Direction – Social Democracy

Published 31st January, 2012

Direction – Social Democracy or Smer was founded in 1999 by Robert Fico as a breakaway movement from the Party of the Democratic Left (SDL) (which subsequently was dissolved and merged with Direction in 2005). Originally named Direction, the party changed its name to Direction – Social Democracy in 2005. It describes itself as a centre-left party and believes in social democracy, left-wing nationalism and left-wing populism.

In its first electoral outing in 2002 Smer did not do as well as expected and came in third place with 25 seats in the 150 seat National Council. Soon after the election they merged with the party of Civic Understanding (SOP) and in 2005 with the Party of the Democratic Left (SDL), the Social Democratic Alternative and Social Democratic Party of Slovakia (SDSS).

In 2006 the hard work in combining smaller parties of the left in previous years paid dividends and Smer won 50 seats, becoming the largest party and forming a coalition government with the People’s Party – Movement for a Democratic Slovakia (HZDS) and the Slovak National Party (SNS). As a consequence of this coalition Smer was temporarily suspended from membership of the Party of European Socialists (PES) because PES considered the SNS to be a party that incited or attempted to incite racial or ethnic prejudices; Smer were readmitted in 2008.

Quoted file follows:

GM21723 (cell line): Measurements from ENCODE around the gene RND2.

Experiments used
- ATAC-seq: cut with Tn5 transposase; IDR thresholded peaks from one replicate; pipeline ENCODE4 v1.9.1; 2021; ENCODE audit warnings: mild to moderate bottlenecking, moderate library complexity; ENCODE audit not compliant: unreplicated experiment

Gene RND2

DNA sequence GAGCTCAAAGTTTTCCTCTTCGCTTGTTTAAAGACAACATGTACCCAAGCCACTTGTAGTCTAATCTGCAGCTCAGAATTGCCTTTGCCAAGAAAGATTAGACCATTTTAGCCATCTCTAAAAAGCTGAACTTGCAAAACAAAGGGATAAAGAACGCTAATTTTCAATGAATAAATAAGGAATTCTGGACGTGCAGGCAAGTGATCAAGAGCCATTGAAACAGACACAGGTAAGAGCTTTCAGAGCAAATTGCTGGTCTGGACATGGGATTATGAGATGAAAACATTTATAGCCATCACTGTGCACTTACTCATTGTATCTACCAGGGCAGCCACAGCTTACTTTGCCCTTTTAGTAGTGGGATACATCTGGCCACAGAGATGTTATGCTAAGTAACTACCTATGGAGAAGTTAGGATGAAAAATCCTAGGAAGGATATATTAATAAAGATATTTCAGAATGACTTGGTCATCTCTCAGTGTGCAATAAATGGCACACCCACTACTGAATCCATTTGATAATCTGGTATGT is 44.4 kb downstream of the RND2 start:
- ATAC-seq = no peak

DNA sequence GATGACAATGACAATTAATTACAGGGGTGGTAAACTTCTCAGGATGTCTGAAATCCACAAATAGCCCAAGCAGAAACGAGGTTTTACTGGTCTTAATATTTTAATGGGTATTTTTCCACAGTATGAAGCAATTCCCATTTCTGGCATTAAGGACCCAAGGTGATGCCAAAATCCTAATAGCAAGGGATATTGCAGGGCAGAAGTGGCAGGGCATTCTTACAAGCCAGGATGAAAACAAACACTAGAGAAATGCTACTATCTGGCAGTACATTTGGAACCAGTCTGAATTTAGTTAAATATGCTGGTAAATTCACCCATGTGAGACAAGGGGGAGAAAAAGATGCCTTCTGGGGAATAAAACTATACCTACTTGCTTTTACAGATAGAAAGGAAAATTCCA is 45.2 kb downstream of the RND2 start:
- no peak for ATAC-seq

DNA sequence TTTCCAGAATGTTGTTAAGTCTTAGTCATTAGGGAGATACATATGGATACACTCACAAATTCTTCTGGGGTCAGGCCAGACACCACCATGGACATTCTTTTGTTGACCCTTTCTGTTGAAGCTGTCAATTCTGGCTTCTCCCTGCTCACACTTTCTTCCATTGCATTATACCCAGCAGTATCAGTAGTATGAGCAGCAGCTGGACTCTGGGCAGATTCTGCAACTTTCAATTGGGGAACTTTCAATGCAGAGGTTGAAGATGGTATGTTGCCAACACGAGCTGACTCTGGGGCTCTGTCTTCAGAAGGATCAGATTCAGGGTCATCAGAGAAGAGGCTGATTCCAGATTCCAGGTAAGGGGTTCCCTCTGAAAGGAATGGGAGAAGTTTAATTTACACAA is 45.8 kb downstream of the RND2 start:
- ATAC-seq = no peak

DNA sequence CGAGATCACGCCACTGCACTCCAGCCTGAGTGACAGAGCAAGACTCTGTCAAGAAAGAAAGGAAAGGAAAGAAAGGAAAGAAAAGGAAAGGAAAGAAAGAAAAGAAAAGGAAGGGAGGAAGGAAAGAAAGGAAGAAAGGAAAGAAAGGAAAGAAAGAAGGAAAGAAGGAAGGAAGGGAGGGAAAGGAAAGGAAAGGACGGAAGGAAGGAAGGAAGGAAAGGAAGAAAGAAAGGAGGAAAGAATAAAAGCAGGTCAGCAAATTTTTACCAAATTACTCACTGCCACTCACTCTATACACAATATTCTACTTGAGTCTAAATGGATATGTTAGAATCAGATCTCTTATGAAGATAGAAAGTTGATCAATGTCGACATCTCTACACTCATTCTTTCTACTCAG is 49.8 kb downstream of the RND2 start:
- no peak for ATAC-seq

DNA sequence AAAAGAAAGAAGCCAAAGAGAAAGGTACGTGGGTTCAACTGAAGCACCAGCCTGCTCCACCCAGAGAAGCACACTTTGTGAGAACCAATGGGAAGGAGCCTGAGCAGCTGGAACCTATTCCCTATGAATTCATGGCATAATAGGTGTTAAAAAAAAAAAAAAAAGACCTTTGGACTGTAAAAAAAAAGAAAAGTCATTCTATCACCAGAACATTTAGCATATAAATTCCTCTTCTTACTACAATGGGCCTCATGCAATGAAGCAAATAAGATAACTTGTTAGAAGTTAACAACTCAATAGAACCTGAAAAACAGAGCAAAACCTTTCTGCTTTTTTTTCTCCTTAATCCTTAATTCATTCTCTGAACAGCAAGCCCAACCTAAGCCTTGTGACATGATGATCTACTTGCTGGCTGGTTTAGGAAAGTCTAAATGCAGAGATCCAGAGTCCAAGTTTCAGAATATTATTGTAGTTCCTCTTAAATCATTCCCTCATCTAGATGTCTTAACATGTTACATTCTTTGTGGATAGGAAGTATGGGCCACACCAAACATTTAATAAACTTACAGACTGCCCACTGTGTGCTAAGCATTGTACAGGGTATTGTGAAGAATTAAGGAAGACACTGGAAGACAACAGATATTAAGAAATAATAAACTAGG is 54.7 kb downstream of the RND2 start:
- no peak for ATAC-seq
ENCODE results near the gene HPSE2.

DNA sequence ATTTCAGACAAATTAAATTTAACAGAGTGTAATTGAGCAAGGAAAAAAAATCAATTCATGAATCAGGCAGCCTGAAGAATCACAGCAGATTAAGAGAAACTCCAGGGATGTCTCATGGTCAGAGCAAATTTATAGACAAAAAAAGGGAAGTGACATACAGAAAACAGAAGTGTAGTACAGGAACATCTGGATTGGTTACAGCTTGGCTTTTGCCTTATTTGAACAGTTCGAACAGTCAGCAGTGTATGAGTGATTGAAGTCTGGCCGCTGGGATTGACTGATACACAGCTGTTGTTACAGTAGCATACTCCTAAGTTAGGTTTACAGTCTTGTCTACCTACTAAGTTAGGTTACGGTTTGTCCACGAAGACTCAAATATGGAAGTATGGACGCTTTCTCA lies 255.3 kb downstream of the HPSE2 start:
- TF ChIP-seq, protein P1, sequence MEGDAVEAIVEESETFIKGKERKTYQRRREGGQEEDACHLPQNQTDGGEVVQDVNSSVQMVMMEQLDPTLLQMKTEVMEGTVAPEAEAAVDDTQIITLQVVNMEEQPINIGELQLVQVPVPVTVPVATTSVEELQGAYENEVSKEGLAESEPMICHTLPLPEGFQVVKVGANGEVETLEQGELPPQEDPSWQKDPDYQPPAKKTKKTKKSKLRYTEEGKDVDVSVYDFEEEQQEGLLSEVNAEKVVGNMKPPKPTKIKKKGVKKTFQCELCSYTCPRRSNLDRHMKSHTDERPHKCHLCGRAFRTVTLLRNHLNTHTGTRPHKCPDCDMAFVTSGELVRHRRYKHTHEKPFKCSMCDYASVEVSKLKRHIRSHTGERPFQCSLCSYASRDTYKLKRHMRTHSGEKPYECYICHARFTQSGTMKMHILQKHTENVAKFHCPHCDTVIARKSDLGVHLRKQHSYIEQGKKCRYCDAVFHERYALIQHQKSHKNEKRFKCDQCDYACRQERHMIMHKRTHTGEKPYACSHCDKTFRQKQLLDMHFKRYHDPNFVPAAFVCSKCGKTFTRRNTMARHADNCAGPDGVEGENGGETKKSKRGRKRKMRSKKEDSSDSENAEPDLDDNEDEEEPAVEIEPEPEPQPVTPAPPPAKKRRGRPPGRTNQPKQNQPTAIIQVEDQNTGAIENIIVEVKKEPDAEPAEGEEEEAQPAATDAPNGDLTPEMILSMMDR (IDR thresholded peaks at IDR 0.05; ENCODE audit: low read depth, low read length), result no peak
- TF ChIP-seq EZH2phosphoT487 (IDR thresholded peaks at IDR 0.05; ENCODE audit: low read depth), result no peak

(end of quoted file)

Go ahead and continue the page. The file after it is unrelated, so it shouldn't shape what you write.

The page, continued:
In 2010 the party did very well and took 62 of the 150 seats in the National Council. Although they were the largest party in parliament their coalition partners were decimated, a coalition government centred on the SDKÚ-DS of Iveta Radičová was formed and Smer went in to opposition.

By late 2011 Radičová’s government was in trouble as one minor coalition partner failed to support the government over the European Financial Stability Facility (EFSF). The government lost the vote and were only able to pass the bill after Robert Fico had done a deal which called for an election in March 2012.

Direction – Social Democracy is a member of Socialist International, the Party of European Socialists and the Progressive Alliance of Socialists and Democrats in the European Parliament where they hold five of the thirteen national seats.

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